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August 5, 2021 - Updated on August 9, 2021

Report analyses Lukashenko’s year-old crackdown on Belarusian journalists

A joint report published today by Reporters Without Borders (RSF) and the World Organisation Against Torture (OMCT) examines the Belarusian government’s year-old crackdown on journalists, especially those who covered the unprecedented and massive peaceful street demonstrations calling for fair and transparent elections in the wake of the disputed presidential election on 9 August 2020.

Читать на русском / Read in Russian


It has become extremely difficult for journalists to operate in Belarus in the past year in the face of the constantly escalating persecution, which has included censorship, fines, threats, arbitrary detention and even torture.


A month ago, on 8 and 9 July, the police carried out nearly 70 raids on media outlets and journalists’ homes, arresting at least 15 of the journalists, including four who are now being prosecuted on terrorism charges. These figures are just one instance of what the independent media have endured during the past year of harassment, which has also had no precedent since Belarus became independent in 1991. The report by RSF and the OMCT describes the system of repression that has been imposed with the aim of silencing journalists.

Twenty nine journalists and media workers are currently in prison. The Belarusian Association of Journalists, RSF’s partner organisation, has tallied nearly 500 arrests and detentions of journalists in the past year. After initially inflicting short administrative prison sentences on those detained, the authorities began giving them longer sentences on criminal charges in the autumn of 2020. Belsat TV journalists Daria Chultsova and Katsiaryna Andreyeva were the first victims of the new policy. They were sentenced to two years in prison for filming demonstrations.


The criminal prosecutions on spurious charges are characterised by prolonged provisional detention with no basis, the absence of any investigation, and the violation of basic safeguards guaranteeing due process. They form part of the government’s arsenal of weapons for silencing journalists, as does the institutional harassment of media outlets, whose victims have included the most popular news website TUT.BY. This site has been blocked and several members of its staff including editor in chief Marina Zolotova are being prosecuted on trumped-up tax evasion charges. And the famous Belarusian Association of Journalists (BAJ), partner of RSF, of the OMCT and winner of the 2004 Sakharov Prize, learned on July 21 via social media that the Ministry of Justice had initiated proceedings aimed at his liquidation. On July 30, BAJ was summoned to appear before the Supreme Court called to rule on the merits. The Supreme Court hearing has been set for August 11.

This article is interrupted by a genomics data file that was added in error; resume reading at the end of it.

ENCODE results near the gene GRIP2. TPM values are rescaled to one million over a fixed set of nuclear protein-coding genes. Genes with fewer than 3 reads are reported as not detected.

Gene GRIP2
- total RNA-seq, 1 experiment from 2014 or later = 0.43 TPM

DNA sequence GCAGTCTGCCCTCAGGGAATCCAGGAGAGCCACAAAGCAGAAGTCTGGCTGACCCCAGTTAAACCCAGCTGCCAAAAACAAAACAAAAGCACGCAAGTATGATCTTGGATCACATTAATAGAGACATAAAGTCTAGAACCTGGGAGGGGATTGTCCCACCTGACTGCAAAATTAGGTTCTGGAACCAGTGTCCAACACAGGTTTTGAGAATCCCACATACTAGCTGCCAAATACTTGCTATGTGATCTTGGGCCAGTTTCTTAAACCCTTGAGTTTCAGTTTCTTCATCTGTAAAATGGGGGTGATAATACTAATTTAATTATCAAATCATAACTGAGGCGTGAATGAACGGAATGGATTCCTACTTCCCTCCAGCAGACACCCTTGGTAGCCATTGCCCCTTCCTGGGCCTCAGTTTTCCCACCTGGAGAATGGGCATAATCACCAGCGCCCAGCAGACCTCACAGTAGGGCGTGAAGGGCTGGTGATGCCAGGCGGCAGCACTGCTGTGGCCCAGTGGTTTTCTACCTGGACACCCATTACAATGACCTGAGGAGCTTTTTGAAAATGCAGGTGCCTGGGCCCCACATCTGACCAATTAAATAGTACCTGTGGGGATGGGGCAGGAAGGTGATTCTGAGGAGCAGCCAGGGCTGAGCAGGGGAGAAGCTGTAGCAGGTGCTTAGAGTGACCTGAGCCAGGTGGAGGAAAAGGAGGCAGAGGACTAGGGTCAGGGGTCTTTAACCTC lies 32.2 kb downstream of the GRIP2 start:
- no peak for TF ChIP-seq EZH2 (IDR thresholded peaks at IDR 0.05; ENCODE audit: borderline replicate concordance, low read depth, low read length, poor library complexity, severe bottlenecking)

Nearly 70 journalists have also been subjected to serious violence by the security forces. The report includes details, and the accounts, of some of its victims, such as Natalia Lubneuskaya of the Nasha Niva news site, who sustained a knee injury when a rubber bullet was deliberately fired at her, and Hrodna.life reporter Ruslan Kulevich, who was held for two days although baton blows had fractured both of his hands at the time of his arrest. Prison conditions are often appalling. Belsat TV reporter Alena Dubovik, for example, was jammed with 50 other women detainees into a cell meant for four people, was beaten while half naked and was denied food for 24 hours.


Alexander Lukashenko, the newly-listed press freedom predator who orchestrated his reelection as president and now terrorises his people, especially journalists, went so far as to hijack a civilian flight in order to arrest one of the passengers, the blogger and journalist Raman Pratasevich. His system of repression is described in detail in the report, which has appendixes listing state bodies, state organisations and individual officials allegedly involved in the various forms of persecution of journalists.


“A free and independent press, the pillar of democracy, is Alexander Lukashenko’s main enemy in his desire to submit the Belarusian people to his authority,” said Jeanne Cavelier, the head of RSF’s Eastern Europe and Central Asia desk.“Journalists battling to inform their fellow citizens and the rest of the world about events in Belarus have been hounded for the past year, as have their families, and have been subjected to relentless physical, psychological, judicial and economic persecution. The report published by RSF and the OMCT describes the unprecedented determination displayed by the authorities in their drive to eradicate all independent media. RSF calls on the international community to make every effort to stop this persecution at Europe’s gates and to ensure that those responsible are brought to justice.”


Since the hijacking of RyanAir flight RF 4978, the system of terror established by Lukashenko has been the subject of an unprecedented investigation opened by the Public Prosecutor of Lithuania on the basis of his universal jurisdiction, for “hijacking of plane with terrorist intent ”, in line with the complaint lodged in its hands by RSF on May 25.


Belarus fell five places in RSF's 2021 World Press Freedom Index and is now ranked 158th out of 180 countries.


Read the report here.